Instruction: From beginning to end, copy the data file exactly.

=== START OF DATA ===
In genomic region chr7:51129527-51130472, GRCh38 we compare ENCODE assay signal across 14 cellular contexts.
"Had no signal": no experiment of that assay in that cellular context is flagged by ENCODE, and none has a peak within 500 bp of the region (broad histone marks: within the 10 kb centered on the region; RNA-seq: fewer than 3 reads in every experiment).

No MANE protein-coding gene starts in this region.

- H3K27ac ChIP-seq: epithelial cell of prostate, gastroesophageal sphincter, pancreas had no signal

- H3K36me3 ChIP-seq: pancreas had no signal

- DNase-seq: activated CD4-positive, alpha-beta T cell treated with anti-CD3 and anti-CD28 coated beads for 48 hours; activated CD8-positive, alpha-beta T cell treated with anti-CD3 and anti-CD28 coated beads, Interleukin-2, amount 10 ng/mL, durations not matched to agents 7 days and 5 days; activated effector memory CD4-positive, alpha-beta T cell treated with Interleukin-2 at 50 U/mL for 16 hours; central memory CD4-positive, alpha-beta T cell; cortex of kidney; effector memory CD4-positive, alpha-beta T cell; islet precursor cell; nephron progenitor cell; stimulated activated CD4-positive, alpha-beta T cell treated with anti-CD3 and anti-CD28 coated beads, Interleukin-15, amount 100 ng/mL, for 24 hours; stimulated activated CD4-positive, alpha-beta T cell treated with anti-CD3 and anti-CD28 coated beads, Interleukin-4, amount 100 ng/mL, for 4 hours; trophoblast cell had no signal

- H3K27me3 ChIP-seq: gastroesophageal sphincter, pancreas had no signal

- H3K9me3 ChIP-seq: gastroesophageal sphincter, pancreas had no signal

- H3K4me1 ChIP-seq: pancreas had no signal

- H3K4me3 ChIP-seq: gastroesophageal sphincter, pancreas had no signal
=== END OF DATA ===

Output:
In genomic region chr7:51129527-51130472, GRCh38 we compare ENCODE assay signal across 14 cellular contexts.
"Had no signal": no experiment of that assay in that cellular context is flagged by ENCODE, and none has a peak within 500 bp of the region (broad histone marks: within the 10 kb centered on the region; RNA-seq: fewer than 3 reads in every experiment).

No MANE protein-coding gene starts in this region.

- H3K27ac ChIP-seq: epithelial cell of prostate, gastroesophageal sphincter, pancreas had no signal

- H3K36me3 ChIP-seq: pancreas had no signal

- DNase-seq: activated CD4-positive, alpha-beta T cell treated with anti-CD3 and anti-CD28 coated beads for 48 hours; activated CD8-positive, alpha-beta T cell treated with anti-CD3 and anti-CD28 coated beads, Interleukin-2, amount 10 ng/mL, durations not matched to agents 7 days and 5 days; activated effector memory CD4-positive, alpha-beta T cell treated with Interleukin-2 at 50 U/mL for 16 hours; central memory CD4-positive, alpha-beta T cell; cortex of kidney; effector memory CD4-positive, alpha-beta T cell; islet precursor cell; nephron progenitor cell; stimulated activated CD4-positive, alpha-beta T cell treated with anti-CD3 and anti-CD28 coated beads, Interleukin-15, amount 100 ng/mL, for 24 hours; stimulated activated CD4-positive, alpha-beta T cell treated with anti-CD3 and anti-CD28 coated beads, Interleukin-4, amount 100 ng/mL, for 4 hours; trophoblast cell had no signal

- H3K27me3 ChIP-seq: gastroesophageal sphincter, pancreas had no signal

- H3K9me3 ChIP-seq: gastroesophageal sphincter, pancreas had no signal

- H3K4me1 ChIP-seq: pancreas had no signal

- H3K4me3 ChIP-seq: gastroesophageal sphincter, pancreas had no signal